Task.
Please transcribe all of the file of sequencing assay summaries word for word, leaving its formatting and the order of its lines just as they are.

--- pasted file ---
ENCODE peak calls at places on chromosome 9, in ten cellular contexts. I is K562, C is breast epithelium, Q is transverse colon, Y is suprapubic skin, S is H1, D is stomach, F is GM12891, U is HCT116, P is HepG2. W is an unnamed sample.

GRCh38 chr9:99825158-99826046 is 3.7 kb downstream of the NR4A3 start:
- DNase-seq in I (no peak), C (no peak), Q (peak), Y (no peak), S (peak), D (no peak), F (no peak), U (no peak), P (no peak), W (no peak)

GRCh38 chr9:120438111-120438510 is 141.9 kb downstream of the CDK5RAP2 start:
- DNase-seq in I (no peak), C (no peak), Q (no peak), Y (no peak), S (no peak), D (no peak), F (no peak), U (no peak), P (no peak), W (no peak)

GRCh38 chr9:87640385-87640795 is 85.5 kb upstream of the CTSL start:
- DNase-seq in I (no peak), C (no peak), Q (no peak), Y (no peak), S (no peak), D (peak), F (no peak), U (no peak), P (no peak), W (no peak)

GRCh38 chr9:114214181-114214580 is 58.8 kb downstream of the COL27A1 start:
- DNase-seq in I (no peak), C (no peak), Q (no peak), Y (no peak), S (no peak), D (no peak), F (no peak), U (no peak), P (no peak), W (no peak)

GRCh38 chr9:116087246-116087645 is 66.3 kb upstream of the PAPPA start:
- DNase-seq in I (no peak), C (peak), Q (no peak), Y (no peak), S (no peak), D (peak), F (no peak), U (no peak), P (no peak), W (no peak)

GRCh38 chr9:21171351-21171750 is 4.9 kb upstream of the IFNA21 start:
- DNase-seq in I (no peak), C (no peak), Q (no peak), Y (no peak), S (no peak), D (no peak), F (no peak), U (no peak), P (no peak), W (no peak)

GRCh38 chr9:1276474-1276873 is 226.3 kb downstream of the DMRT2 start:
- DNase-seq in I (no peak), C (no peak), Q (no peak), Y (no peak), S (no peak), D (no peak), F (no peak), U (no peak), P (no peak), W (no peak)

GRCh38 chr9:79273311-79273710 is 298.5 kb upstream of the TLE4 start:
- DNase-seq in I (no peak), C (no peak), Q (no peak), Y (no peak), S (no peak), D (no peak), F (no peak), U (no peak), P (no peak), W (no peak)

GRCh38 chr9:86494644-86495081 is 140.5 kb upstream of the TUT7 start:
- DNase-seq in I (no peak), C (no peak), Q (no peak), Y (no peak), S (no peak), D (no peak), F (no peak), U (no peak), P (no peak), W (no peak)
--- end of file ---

ENCODE peak calls at places on chromosome 9, in ten cellular contexts. I is K562, C is breast epithelium, Q is transverse colon, Y is suprapubic skin, S is H1, D is stomach, F is GM12891, U is HCT116, P is HepG2. W is an unnamed sample.

GRCh38 chr9:99825158-99826046 is 3.7 kb downstream of the NR4A3 start:
- DNase-seq in I (no peak), C (no peak), Q (peak), Y (no peak), S (peak), D (no peak), F (no peak), U (no peak), P (no peak), W (no peak)

GRCh38 chr9:120438111-120438510 is 141.9 kb downstream of the CDK5RAP2 start:
- DNase-seq in I (no peak), C (no peak), Q (no peak), Y (no peak), S (no peak), D (no peak), F (no peak), U (no peak), P (no peak), W (no peak)

GRCh38 chr9:87640385-87640795 is 85.5 kb upstream of the CTSL start:
- DNase-seq in I (no peak), C (no peak), Q (no peak), Y (no peak), S (no peak), D (peak), F (no peak), U (no peak), P (no peak), W (no peak)

GRCh38 chr9:114214181-114214580 is 58.8 kb downstream of the COL27A1 start:
- DNase-seq in I (no peak), C (no peak), Q (no peak), Y (no peak), S (no peak), D (no peak), F (no peak), U (no peak), P (no peak), W (no peak)

GRCh38 chr9:116087246-116087645 is 66.3 kb upstream of the PAPPA start:
- DNase-seq in I (no peak), C (peak), Q (no peak), Y (no peak), S (no peak), D (peak), F (no peak), U (no peak), P (no peak), W (no peak)

GRCh38 chr9:21171351-21171750 is 4.9 kb upstream of the IFNA21 start:
- DNase-seq in I (no peak), C (no peak), Q (no peak), Y (no peak), S (no peak), D (no peak), F (no peak), U (no peak), P (no peak), W (no peak)

GRCh38 chr9:1276474-1276873 is 226.3 kb downstream of the DMRT2 start:
- DNase-seq in I (no peak), C (no peak), Q (no peak), Y (no peak), S (no peak), D (no peak), F (no peak), U (no peak), P (no peak), W (no peak)

GRCh38 chr9:79273311-79273710 is 298.5 kb upstream of the TLE4 start:
- DNase-seq in I (no peak), C (no peak), Q (no peak), Y (no peak), S (no peak), D (no peak), F (no peak), U (no peak), P (no peak), W (no peak)

GRCh38 chr9:86494644-86495081 is 140.5 kb upstream of the TUT7 start:
- DNase-seq in I (no peak), C (no peak), Q (no peak), Y (no peak), S (no peak), D (no peak), F (no peak), U (no peak), P (no peak), W (no peak)